[§ 11] Data from pre-authorization clinical studies are usually too limited to identify all potential unwanted effects of a biosimilar, and in particular, rare adverse events.

Therefore, further close monitoring of the clinical safety of these products in all approved indications and continued benefit-risk assessment is necessary in the post-market phase.

A safety specification and PV plan are required at the time of submission, describing safety issues for the RP, the class, and/or the biosimilar.

Any special safety monitoring imposed on the RP or product class should be incorporated into the PV plan for the biosimilar, unless there is a compelling justification not to do so.

The regional authority should provide a framework establishing the ability to ensure specific identification of the biosimilar (i.e., traceability). There should be a legal framework adequate to identify any biotherapeutic marketed in its territory that is the subject of adverse event reports.

[§ 9 in 1a] It is vital to assure the traceability of adverse events during the respective surveillance period. Notwithstanding any switch of the Reference Product or drug with similar indications to the biosimilar, their substitution or combined application should in principle be avoided throughout the treatment period.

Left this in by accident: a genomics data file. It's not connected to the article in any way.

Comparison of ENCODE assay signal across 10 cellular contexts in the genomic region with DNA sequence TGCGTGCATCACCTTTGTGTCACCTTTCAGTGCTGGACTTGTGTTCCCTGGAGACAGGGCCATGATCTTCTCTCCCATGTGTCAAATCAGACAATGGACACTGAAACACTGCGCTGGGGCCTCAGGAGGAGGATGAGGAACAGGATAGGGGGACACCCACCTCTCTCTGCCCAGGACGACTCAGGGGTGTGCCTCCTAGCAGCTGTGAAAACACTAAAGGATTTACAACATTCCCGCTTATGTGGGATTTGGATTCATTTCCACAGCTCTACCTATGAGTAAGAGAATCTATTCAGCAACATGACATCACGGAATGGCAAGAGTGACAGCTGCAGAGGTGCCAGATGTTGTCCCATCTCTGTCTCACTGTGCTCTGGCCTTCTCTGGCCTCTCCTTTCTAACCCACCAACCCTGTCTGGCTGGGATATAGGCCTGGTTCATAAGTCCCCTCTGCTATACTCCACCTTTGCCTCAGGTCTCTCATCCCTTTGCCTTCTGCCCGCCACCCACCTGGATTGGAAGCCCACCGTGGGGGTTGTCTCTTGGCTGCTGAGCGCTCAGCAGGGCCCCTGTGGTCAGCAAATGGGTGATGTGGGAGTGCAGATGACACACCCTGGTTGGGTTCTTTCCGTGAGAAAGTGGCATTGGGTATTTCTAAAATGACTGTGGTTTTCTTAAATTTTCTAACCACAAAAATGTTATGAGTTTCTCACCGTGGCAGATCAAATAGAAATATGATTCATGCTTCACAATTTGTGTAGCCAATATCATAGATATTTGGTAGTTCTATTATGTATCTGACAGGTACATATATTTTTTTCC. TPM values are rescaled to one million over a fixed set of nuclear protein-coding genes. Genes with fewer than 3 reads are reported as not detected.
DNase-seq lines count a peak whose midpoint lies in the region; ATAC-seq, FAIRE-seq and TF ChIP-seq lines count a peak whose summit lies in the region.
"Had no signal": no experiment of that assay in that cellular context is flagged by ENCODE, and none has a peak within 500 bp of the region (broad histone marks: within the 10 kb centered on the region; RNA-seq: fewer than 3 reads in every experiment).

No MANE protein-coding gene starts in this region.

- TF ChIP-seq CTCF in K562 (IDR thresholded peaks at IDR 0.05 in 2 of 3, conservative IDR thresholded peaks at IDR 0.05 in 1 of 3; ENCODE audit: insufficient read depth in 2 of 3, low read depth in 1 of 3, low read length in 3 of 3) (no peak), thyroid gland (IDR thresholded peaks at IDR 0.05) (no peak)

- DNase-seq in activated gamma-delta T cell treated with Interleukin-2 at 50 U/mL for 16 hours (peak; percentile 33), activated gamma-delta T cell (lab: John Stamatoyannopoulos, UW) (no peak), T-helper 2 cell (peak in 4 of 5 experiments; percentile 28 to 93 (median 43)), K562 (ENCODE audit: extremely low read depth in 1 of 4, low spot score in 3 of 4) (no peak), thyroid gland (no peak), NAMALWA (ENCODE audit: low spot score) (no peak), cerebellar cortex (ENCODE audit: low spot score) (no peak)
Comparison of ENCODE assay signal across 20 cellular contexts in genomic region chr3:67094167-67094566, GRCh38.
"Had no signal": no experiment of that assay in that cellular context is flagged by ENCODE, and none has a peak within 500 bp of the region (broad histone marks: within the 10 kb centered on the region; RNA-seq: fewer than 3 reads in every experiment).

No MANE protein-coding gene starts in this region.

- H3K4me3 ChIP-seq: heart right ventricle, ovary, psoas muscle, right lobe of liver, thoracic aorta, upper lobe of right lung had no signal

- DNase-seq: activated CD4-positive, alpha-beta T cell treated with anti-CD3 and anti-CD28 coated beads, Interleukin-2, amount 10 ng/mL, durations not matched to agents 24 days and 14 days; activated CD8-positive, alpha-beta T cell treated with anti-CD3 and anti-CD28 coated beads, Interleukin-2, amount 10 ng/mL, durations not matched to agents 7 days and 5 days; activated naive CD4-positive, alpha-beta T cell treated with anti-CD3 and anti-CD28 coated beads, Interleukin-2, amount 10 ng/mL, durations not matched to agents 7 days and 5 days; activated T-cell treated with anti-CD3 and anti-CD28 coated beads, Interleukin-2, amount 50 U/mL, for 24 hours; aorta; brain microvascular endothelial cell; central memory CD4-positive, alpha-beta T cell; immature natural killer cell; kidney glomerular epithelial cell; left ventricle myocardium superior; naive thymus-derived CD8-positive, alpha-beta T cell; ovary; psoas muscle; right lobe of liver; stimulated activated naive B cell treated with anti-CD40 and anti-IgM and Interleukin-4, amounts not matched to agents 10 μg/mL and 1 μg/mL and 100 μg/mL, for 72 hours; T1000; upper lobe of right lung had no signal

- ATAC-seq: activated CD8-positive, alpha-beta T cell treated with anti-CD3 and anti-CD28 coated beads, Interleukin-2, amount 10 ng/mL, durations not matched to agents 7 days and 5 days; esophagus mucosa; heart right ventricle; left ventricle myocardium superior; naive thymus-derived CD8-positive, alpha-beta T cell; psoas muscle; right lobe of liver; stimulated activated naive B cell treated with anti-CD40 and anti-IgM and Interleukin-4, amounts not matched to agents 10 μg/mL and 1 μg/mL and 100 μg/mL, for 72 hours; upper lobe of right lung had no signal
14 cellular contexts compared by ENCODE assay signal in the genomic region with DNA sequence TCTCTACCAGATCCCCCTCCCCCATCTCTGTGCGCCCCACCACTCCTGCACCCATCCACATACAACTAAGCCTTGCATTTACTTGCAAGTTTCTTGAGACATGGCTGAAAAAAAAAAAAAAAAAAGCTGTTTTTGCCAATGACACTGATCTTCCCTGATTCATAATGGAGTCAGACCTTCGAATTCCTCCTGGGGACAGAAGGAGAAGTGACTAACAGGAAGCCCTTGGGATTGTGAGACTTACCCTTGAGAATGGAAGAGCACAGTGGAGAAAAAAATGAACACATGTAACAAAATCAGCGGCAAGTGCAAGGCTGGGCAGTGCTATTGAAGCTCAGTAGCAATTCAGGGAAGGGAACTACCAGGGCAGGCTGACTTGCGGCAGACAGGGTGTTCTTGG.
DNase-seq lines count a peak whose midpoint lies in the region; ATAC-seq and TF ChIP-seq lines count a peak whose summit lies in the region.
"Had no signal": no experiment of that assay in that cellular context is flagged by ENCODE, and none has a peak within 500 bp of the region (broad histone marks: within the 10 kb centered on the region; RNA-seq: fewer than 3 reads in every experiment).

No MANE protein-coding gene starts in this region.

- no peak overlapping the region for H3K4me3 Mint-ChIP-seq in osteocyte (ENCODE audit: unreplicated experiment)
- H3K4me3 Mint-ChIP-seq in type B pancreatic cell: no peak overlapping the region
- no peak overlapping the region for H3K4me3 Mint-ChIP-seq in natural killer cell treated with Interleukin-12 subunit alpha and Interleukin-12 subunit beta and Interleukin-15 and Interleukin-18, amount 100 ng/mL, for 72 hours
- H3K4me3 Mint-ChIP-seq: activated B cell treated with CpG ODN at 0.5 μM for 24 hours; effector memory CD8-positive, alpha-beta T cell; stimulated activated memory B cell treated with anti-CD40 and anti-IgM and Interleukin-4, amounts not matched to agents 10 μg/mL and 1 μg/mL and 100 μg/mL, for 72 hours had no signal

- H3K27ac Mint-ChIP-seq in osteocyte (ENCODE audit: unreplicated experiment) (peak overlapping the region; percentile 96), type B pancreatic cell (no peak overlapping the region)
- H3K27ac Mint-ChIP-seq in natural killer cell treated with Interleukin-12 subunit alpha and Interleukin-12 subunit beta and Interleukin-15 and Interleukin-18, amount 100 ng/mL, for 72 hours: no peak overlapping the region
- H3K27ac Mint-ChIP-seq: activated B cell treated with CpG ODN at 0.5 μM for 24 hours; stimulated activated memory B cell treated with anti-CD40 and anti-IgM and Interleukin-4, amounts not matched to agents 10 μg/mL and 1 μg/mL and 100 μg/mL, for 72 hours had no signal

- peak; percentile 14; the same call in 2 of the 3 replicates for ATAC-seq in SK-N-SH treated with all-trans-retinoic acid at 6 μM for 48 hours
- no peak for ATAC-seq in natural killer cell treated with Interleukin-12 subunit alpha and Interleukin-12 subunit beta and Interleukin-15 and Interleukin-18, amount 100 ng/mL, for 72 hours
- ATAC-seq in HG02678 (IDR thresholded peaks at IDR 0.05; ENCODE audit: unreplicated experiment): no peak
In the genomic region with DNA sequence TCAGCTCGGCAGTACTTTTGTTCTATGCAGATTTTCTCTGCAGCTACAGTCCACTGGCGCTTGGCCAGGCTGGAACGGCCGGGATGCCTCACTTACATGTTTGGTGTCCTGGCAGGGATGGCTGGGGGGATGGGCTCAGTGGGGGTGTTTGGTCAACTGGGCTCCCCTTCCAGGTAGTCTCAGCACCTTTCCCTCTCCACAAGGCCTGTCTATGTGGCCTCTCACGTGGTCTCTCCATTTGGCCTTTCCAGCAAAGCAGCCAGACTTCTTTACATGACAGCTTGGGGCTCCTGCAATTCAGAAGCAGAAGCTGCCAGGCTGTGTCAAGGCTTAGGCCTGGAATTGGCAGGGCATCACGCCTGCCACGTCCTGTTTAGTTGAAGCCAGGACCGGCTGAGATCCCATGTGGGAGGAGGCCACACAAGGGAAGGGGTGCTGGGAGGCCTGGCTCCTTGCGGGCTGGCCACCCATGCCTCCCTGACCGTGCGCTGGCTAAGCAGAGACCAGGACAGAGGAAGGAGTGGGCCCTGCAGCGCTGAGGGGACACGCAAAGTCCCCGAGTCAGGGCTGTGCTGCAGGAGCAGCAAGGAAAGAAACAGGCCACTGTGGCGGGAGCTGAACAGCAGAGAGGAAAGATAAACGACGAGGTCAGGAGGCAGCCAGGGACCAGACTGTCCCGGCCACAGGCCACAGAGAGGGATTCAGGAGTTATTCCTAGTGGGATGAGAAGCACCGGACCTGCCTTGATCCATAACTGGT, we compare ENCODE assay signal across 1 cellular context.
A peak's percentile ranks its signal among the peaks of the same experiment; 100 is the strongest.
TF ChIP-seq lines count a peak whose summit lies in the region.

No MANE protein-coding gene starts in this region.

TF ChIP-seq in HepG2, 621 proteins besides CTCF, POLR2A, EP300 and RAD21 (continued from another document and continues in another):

Not addressed specifically. To be determined by national authorities.

[§ 6, bullet e] Biosimilars “are not generic medicines; and many characteristics associated with [that] authorization process generally do not apply.”

[§ 12] The biosimilar should be clearly identifiable by a unique brand name, and the prescribing information should be as similar as possible to that of the RP except for product-specific aspects such as different excipients.

Note: Naming and interchangeability should be treated as separate issues. WHO has recommended a generic name plus numbering system. Naming, per se, is not about the basic science of interchangeability.

[1b] The nonproprietary name, known as the Japanese Accepted Name (JAN), of a biosimilar is determined by applying the following formula:

JAN of the Reference Product + “[” + JAN of the Reference Product minus “rDNA,” if any + “Biosimilar” + the order number of the biosimilar product + “]”.

There is an exception to this formula, however, for biosimilars that are simple protein products. If the “essence” (including primary structure) of a biosimilar that is a simple protein is “identical” to that of the Reference Product, the biosimilar is given the same non-proprietary name as the Reference Product.